The information of as many as 500 million guests at Starwood hotels has been compromised, and Marriott said that it’s discovered that unauthorized access within its Starwood network has been taking place since 2014.

The company said Friday that credit card numbers and expiration dates of some guests may have been taken. For as many as two-thirds of those affected, exposed data could include mailing address, phone number, email address, passport number, Starwood Preferred Guest account information, date of birth, gender, arrival and departure information, reservation date and communication preferences.

For some guests, the information was limited to name and sometimes other data, such as mailing address, email address or other information.

“We fell short of what our guests deserve and what we expect of ourselves,” Marriott CEO Arne Sorenson said in a prepared statement. “We are doing everything we can to support our guests, and using lessons learned to be better moving forward.”

Email notifications to those who may have been affected will begin rolling out Friday.

While the breach affected “approximately 500 million guests” who made a reservation at a Starwood hotel, some of those records could belong to people who had multiple stays.

When the two companies announced their merger in November 2015, Marriott had 54 million members of its loyalty program and Starwood had 21 million. Many travelers were members of both programs. The combined chain now has more than 6,700 hotels around the world, and more than 1.1 million rooms.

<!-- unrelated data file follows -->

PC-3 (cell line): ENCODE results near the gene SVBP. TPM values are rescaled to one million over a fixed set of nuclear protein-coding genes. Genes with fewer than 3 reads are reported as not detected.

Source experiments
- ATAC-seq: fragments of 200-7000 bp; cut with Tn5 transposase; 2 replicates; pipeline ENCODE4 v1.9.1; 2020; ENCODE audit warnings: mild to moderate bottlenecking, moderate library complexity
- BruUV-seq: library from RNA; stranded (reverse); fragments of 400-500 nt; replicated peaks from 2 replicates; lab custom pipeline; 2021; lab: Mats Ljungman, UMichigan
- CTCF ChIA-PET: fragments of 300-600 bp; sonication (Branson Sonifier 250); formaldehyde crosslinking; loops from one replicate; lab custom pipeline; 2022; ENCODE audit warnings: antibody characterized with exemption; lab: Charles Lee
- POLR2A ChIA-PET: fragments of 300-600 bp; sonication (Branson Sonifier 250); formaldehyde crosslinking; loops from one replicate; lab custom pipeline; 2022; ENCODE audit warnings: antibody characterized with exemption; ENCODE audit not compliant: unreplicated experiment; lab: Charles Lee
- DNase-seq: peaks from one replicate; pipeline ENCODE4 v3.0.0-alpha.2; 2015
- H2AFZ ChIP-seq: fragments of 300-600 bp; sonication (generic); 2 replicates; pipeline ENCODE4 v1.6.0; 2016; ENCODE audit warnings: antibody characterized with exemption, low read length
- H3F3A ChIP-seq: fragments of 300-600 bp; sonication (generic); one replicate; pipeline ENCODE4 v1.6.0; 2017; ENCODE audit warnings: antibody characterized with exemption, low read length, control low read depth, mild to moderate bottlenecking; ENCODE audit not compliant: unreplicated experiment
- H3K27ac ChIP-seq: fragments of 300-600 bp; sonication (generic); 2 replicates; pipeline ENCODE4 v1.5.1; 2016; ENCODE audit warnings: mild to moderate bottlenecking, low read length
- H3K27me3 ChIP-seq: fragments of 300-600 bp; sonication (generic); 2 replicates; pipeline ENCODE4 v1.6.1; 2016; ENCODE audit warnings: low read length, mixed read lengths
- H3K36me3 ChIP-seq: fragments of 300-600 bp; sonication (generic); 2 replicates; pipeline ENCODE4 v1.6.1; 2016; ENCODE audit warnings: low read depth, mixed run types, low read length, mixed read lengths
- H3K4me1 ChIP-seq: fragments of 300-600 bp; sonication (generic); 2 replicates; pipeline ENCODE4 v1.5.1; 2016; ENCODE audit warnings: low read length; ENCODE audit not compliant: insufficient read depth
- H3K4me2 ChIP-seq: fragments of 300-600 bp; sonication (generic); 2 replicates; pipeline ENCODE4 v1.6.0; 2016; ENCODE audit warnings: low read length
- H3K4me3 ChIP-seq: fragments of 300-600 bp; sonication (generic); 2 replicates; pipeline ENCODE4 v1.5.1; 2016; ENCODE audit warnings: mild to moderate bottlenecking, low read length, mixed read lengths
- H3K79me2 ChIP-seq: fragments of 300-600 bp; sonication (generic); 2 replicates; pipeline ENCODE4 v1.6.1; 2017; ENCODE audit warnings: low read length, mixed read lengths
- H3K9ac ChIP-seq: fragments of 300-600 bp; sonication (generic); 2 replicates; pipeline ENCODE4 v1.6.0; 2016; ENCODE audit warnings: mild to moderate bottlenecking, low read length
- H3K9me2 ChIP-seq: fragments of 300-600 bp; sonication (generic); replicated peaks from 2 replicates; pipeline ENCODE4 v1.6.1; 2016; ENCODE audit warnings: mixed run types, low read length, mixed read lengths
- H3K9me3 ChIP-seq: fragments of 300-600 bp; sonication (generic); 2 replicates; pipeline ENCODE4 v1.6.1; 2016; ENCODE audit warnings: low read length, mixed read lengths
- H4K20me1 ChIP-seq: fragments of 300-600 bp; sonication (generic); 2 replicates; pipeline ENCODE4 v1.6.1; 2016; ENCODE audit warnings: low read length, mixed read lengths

Asked for more details on the 500 million figure, Marriott spokesman Jeff Flaherty said Friday morning that the company has not finished identifying duplicate information in the database.

Marriott said that there was a breach of its database in September, which had guest information related to reservations at Starwood properties on or before Sept. 10.

An internal security tool signaled a potential breach on Sept. 8, but the company was unable to decrypt the information that would define what data had potentially been exposed.

The company says anyone who stayed in a Starwood hotel in any country — including Canada — since 2014, could have had their data improperly accessed. Mariott-branded hotels would not be included since they use a different system, but Starwood operates hotels under the following names:

  • W Hotels. 
  • St. Regis.
  • Sheraton Hotels & Resorts.
  • Westin Hotels & Resorts. 
  • Element Hotels. 
  • Aloft Hotels. 
  • The Luxury Collection. 
  • Tribute Portfolio. 
  • Le Meridien Hotels & Resorts. 
  • Four Points by Sheraton and Design Hotels.
  • Starwood-branded timeshare properties are also included.

Marriott has had a rocky process of merging its computer system with Starwood computers. Members of both loyalty programs have complained about missing points, glitches with stays crediting to their accounts and problems with free nights earned from credit cards not appearing.

Sorenson said that Marriott is still trying to phase out Starwood systems.

Marriott has set up a website and call centre for anyone who thinks they are at risk.

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